New Information about William and Hannah, Our Fourth Great Grandparents
When you do family history, every so often you get that big breakthrough — the moment when you find a missing puzzle piece that has eluded you for years.
This, for me, is one of those moments.
In 1966, my parents (Joe and Lorraine Warner) bought a farm near Markdale, Ontario. Well, it wasn’t really a farm. It was half of a hundred-acre property in farming country.
Over the next fifty-seven years, it’s been a resort, a refuge, an activity hub, and a home for five generations of the Warner family.
Another DNA Breakthrough
For almost three years, I’ve been posting articles about the Warners, my father’s side of the family. It makes sense, given the name of the website. This time, however, I’d like to talk about some people on my mother’s side.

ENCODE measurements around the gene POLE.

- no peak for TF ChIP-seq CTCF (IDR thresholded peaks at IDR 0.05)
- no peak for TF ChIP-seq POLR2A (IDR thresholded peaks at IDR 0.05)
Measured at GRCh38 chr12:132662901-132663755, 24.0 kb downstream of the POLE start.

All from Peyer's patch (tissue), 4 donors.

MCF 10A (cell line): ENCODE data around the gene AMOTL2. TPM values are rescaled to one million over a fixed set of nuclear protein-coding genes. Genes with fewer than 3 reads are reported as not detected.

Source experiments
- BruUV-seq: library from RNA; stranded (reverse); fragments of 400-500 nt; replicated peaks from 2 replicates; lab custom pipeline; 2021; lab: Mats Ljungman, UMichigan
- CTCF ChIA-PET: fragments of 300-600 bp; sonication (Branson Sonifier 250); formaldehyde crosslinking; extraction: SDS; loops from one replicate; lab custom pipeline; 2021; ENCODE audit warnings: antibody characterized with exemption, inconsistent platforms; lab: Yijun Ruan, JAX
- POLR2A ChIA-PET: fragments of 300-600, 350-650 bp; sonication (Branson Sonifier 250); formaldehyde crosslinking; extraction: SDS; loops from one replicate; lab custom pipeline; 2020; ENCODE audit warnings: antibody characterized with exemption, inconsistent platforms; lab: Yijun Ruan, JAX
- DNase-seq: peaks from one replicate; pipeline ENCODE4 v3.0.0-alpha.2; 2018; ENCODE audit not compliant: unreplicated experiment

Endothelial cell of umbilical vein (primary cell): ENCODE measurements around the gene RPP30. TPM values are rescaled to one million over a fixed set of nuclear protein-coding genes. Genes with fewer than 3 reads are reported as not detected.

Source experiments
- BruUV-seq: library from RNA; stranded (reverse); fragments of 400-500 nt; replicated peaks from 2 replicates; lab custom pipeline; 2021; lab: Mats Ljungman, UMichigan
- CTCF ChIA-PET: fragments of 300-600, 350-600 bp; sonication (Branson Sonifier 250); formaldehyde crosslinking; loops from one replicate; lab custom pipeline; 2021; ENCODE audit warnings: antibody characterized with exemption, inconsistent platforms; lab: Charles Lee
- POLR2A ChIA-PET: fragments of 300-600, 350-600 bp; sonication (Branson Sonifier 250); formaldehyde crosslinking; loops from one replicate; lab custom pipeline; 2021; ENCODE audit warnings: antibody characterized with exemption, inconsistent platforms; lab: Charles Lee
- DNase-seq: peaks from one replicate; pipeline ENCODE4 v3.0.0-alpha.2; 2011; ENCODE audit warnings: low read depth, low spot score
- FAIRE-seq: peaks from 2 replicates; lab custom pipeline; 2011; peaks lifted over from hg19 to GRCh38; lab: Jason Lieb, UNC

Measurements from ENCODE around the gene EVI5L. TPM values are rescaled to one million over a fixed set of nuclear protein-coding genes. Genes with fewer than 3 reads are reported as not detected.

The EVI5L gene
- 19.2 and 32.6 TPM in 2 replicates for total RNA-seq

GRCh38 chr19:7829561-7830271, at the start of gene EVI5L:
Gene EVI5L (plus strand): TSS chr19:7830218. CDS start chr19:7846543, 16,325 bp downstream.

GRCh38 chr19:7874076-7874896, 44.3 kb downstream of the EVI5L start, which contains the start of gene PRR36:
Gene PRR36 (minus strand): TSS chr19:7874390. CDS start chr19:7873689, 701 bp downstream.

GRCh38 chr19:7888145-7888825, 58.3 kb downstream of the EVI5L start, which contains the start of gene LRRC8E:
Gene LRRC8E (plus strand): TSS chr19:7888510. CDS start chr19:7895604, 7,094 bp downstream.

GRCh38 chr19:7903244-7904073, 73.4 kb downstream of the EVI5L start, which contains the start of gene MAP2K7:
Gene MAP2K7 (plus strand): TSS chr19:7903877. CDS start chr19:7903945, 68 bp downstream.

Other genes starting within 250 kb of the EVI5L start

Today’s story is about Sophia Lunn, my second great grandmother, and her family.
It was 125 years ago today, on April 15, 1897, that my paternal great grandparents, Harold Rix “Harry” Warner (1874–1944) and Mary Jane Harber (1875–1942) said their wedding vows. It happened in Orillia, Ontario, on Lake Simcoe, about 130 kilometres north of Toronto.
A few years ago I wrote about the DNA evidence that seems to confirm our descent from a couple who lived in Yorkshire in the second half of the eighteenth century. In the almost two years since then, I’ve found even more evidence.
He Would Have Been Ninety-Five on Remembrance Day This Year
Joe Warner, my father, was born on Armistice Day of 1926. It was the eighth anniversary of the end of World War I. Exactly eighteen years and five months later, on April 11, 1945, he enlisted in the Canadian Infantry Corps.
I have a Christmas story for you about a humble young couple, a long and difficult winter’s journey, and a beloved baby boy.
No, it isn’t the couple, the journey, or the baby you’re thinking of. It happened about 1,830 years after that other couple travelled to Bethlehem to be counted and taxed.